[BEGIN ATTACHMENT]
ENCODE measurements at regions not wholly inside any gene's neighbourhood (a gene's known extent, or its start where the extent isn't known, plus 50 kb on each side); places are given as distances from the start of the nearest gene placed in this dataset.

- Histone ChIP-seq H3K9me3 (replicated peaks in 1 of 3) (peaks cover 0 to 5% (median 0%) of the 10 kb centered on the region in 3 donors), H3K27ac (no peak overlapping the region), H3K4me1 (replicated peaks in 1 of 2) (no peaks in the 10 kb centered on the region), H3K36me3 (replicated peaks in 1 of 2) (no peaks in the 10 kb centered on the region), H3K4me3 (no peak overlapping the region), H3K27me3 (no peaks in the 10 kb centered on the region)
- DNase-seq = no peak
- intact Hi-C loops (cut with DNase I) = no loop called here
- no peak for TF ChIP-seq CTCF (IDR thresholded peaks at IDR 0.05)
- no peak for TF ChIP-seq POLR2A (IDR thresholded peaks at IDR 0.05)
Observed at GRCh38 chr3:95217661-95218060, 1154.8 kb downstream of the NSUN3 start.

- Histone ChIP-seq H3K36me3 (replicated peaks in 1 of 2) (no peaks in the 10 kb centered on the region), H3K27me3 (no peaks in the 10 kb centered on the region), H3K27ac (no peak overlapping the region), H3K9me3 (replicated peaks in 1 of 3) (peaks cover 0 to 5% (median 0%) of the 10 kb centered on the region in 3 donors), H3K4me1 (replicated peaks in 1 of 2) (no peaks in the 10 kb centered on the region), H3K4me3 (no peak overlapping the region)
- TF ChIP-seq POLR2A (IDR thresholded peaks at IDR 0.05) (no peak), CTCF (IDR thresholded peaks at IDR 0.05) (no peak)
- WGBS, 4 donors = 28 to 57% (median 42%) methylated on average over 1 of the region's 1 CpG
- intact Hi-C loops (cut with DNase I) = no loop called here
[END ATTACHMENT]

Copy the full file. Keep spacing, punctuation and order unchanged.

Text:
ENCODE measurements at regions not wholly inside any gene's neighbourhood (a gene's known extent, or its start where the extent isn't known, plus 50 kb on each side); places are given as distances from the start of the nearest gene placed in this dataset.

- Histone ChIP-seq H3K9me3 (replicated peaks in 1 of 3) (peaks cover 0 to 5% (median 0%) of the 10 kb centered on the region in 3 donors), H3K27ac (no peak overlapping the region), H3K4me1 (replicated peaks in 1 of 2) (no peaks in the 10 kb centered on the region), H3K36me3 (replicated peaks in 1 of 2) (no peaks in the 10 kb centered on the region), H3K4me3 (no peak overlapping the region), H3K27me3 (no peaks in the 10 kb centered on the region)
- DNase-seq = no peak
- intact Hi-C loops (cut with DNase I) = no loop called here
- no peak for TF ChIP-seq CTCF (IDR thresholded peaks at IDR 0.05)
- no peak for TF ChIP-seq POLR2A (IDR thresholded peaks at IDR 0.05)
Observed at GRCh38 chr3:95217661-95218060, 1154.8 kb downstream of the NSUN3 start.

- Histone ChIP-seq H3K36me3 (replicated peaks in 1 of 2) (no peaks in the 10 kb centered on the region), H3K27me3 (no peaks in the 10 kb centered on the region), H3K27ac (no peak overlapping the region), H3K9me3 (replicated peaks in 1 of 3) (peaks cover 0 to 5% (median 0%) of the 10 kb centered on the region in 3 donors), H3K4me1 (replicated peaks in 1 of 2) (no peaks in the 10 kb centered on the region), H3K4me3 (no peak overlapping the region)
- TF ChIP-seq POLR2A (IDR thresholded peaks at IDR 0.05) (no peak), CTCF (IDR thresholded peaks at IDR 0.05) (no peak)
- WGBS, 4 donors = 28 to 57% (median 42%) methylated on average over 1 of the region's 1 CpG
- intact Hi-C loops (cut with DNase I) = no loop called here